But, of course, because we are paranoid idiots, I had to go in and retrieve the bread. I had hoped he was asleep, but no such luck. He hadn't taken bite one of the bread, and was happily playing with it. I left, quiet reigned, and we waited a few minutes. Lloyd went in a little later and came out with the bread, now broken into pieces, and tossed it in the trash. The wailing started, and Shane came back out wanting his bread back. I gave him a new piece but that just made it worse, because the new piece was not properly broken. Right about now you might be wondering why we did not just make him go back to bed and go to sleep. This just proves you know nothing about small children. But we also live in fear that his high-pitched shrieks might wake Weston up, since they share a room. So it's 'Yessir, yessir, three bags full' and it's a small price to pay. Thank you for keeping your opinions to yourself.

You know what comes next, right? Yep, I fished the precious broken bread out of the garbage. Just then one of our more well-groomed neighbors knocked on the door, wishing to borrow an iron and ironing board. Standing there with bread crumbs and coffee grounds dripping from my hands, I had to confess the truth: We do not own an iron. There, I said it. And I'm not ashamed. Just don't tell anyone, okay? I'm not sure he believed me, but it's totally true. I can't even remember the last time we had one. And I have to say, I haven't missed it, not once. In fact, I'm thinking of getting rid of the vacuum cleaner, too.

As it turns out, Shane was unable to sleep because he was having bad dreams about the 'ghost train'. I believe this is his catchall phrase for anything scary, but I'm not entirely certain. The whole night was pretty bad. Luckily Weston was hopped up on Benadryl and didn't wake up at all. He had a huge ugly swollen upper arm from his shots a few days ago, but it seems to be improving now after a trip to the ER. Today we will be making dreamcatchers and 'No Bad Dreams Allowed' signs. Wish us luck!


Wednesday, November 25, 2009

Oops, I did it again

Ta-da! Here it is: Turkey 2.0. My turkey roasting skills are obviously in high demand, because I got to do another one, this time for Lloyd's squadron Thanksgiving party. It was quite tender and delicious, because I roasted it upside down like my father told me to. He was quite cross because he didn't get any credit in the original turkey post, but here he gets his rightful due. The innards were thoughtfully removed for me this time, so there was no chance of a repeat of the giblet bag fiasco. And we can all be grateful for that on Thanksgiving, because those things are NASTY.

I know it doesn't look too good, but I had to carve it up and put it in a serving pan anyway, so nobody but you lucky Stories from Korea readers got to see it. Although, really, why are looks so important? Can't a turkey be good enough with what it has on the inside? I just think it's so unfair that the most attractive birds get the best parties, while the more homely ones get stuck with the second rate affairs. The pretty ones get all the perks: gracing the corner office instead of the dingy cubicle, going to the fancy Ivy League school instead of the broken down public university in Podunktown. And let's not even talk about the accessories. Why do they even make those frilly leg bloomers? Only about 2% of the turkey population could even hope to wear those. Why can't they make something an average bird can wear? I blame the media, like usual.

But not me! It's the insides that count, as long as the innards are gone, of course. I looked beyond the superficial appearance. I dug deeper and truly appreciated the gorgeous and Rubenesque inner beauty. And then I took the rest to the party.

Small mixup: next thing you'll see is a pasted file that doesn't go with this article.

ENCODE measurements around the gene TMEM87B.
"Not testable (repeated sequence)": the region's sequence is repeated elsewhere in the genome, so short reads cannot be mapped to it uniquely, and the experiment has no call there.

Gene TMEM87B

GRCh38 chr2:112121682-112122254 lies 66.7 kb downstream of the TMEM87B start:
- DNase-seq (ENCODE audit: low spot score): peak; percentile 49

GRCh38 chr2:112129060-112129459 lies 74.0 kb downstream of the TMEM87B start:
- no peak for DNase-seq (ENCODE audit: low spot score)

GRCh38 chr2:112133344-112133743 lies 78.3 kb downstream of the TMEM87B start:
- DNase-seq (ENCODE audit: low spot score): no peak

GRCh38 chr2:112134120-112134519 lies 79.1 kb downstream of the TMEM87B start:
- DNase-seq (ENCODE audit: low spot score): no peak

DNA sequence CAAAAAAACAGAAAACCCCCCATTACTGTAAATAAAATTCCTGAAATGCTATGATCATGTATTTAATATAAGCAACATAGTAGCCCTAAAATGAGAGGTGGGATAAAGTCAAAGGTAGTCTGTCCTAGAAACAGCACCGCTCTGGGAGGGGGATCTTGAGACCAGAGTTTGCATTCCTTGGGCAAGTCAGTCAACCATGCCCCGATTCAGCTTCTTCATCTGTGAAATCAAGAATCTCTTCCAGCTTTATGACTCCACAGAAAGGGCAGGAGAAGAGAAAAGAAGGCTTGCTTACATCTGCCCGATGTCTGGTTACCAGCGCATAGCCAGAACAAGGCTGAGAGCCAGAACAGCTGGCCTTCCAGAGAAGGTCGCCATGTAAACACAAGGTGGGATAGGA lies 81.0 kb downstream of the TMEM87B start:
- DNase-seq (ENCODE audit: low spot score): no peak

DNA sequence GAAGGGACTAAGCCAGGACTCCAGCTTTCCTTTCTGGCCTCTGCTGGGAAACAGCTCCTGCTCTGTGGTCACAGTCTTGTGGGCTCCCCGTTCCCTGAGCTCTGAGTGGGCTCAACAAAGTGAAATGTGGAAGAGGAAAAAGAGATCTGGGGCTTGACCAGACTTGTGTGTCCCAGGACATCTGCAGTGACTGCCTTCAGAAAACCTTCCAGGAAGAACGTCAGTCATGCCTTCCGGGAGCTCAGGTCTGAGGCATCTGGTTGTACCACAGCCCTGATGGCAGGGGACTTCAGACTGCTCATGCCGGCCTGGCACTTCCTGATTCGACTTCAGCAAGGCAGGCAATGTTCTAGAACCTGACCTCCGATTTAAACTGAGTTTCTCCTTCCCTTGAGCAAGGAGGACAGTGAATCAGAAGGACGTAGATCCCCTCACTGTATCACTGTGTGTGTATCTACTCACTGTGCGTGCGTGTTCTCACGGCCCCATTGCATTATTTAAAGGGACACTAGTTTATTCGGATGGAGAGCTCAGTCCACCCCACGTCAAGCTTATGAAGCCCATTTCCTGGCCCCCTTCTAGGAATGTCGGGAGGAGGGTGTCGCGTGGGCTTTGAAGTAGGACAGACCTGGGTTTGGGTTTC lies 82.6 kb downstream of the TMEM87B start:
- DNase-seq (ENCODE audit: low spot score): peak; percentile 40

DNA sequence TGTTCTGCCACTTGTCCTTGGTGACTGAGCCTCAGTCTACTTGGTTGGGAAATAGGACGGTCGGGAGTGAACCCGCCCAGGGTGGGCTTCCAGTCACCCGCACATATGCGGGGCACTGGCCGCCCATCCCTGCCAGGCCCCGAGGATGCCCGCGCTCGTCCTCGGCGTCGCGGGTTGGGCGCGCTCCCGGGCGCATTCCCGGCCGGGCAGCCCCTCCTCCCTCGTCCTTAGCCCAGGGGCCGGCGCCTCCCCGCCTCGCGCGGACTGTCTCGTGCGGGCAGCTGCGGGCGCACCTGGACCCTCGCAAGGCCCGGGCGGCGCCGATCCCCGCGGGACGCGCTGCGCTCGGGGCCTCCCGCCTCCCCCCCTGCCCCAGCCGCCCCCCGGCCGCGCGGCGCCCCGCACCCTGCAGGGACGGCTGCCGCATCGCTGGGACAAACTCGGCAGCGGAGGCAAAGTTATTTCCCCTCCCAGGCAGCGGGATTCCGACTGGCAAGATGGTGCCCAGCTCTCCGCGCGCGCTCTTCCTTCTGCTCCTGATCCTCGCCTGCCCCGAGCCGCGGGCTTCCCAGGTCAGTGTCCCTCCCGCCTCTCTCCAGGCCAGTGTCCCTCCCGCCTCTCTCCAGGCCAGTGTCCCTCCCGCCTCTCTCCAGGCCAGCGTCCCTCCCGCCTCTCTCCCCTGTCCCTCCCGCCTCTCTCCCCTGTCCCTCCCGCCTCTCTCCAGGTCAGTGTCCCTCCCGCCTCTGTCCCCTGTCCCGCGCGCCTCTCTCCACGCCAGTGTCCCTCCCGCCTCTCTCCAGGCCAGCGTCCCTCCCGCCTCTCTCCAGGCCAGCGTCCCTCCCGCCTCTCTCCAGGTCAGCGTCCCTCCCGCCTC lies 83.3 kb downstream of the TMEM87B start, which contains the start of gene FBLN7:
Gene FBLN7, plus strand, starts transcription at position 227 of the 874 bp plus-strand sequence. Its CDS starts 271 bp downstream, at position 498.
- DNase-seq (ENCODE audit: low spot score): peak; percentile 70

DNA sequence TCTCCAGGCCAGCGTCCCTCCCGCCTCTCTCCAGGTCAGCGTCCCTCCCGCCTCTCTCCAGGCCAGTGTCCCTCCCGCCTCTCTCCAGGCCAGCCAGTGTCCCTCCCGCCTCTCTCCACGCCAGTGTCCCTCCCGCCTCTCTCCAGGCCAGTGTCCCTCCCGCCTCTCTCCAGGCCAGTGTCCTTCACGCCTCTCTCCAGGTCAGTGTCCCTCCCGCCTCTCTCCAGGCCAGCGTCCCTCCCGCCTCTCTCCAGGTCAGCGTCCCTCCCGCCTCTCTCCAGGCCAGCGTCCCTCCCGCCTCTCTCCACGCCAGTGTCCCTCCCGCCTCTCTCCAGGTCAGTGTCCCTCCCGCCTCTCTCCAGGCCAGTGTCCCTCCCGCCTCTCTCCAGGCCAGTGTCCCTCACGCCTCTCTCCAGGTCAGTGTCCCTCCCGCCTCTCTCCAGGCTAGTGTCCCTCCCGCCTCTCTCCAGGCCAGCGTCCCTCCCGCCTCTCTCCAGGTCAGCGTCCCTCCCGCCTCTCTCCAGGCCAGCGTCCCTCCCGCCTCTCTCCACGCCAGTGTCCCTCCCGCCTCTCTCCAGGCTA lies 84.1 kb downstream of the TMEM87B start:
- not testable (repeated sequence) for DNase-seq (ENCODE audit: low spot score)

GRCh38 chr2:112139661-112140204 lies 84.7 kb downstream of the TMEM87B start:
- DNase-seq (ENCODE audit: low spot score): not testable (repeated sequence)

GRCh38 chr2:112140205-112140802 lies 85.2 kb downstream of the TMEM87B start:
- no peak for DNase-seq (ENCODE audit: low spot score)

Tuesday, November 24, 2009

Guilt

Well, sorry, I don't have much to say today, but I always feel guilty for not posting in a timely manner. Why, I have no idea. It's not as if it's an assignment that I have to complete or else my GPA will go down or something equally horrifying. It's not even as if anyone cares. BUT, there you have it. So today I am posting a somewhat goofy picture of me in my reading glasses; I'm sure you have all been dying to see them. Have you ever noticed how ridiculously hard it is to take a picture of yourself? This was definitely the best of the bunch. I like one other one quite a lot but some evil camera plot made it appear as if I had a double chin in that shot, and of course I most assuredly do not. As far as you know. Can't you tell from the picture that my chin is extremely svelte?!?!?!

And, just for funsies, here are a few strange Osan sightings over the last few days:

1. Man and woman (IN FRONT OF ME) at the thrift store, purchasing every single children's book there- a couple hundred books, plus some Christmas decorations. They told the cashier they were from the library (?!?!?), and then, after they were rung up (which took a LONG time, and did I mention they were IN FRONT OF ME?), they asked if they could come back and pay later. Ummm, okay? Off they went, leaving their bags of books at the checkout. In front of me.

2. Cabbie peeing in his taxi in front of the commissary. He was standing by the open driver's side door, facing into the car, and I can only assume he was holding a bottle or some other receptacle. This is a common sight on the streets or highways; Koreans don't mind peeing freely. And yay for them, right? Who cares? But there is a bathroom just inside the front door of the commissary, not 50 feet away from where he was parked. This is a strange, strange place, my friends.

Thursday, November 19, 2009

Obama Visit



President Barack Obama paid a visit to Osan this week, that lucky bastard. Some of my friends who have views of the flightline from their balconies got excellent views of Air Force One, out on the tarmac. Alas, my view is of the dog-walking area, so I didn't get to see it, but if your dog poops on the grass and you don't pick it up, I WILL NOT MISS IT. Also, I get a high quality snapshot of everyone coming home from the commissary, so if you walk up the sidewalk with your stash you might want to put all those Little Debbies in a brown paper sack. Otherwise I might judge you, then show up at your door looking for snacks.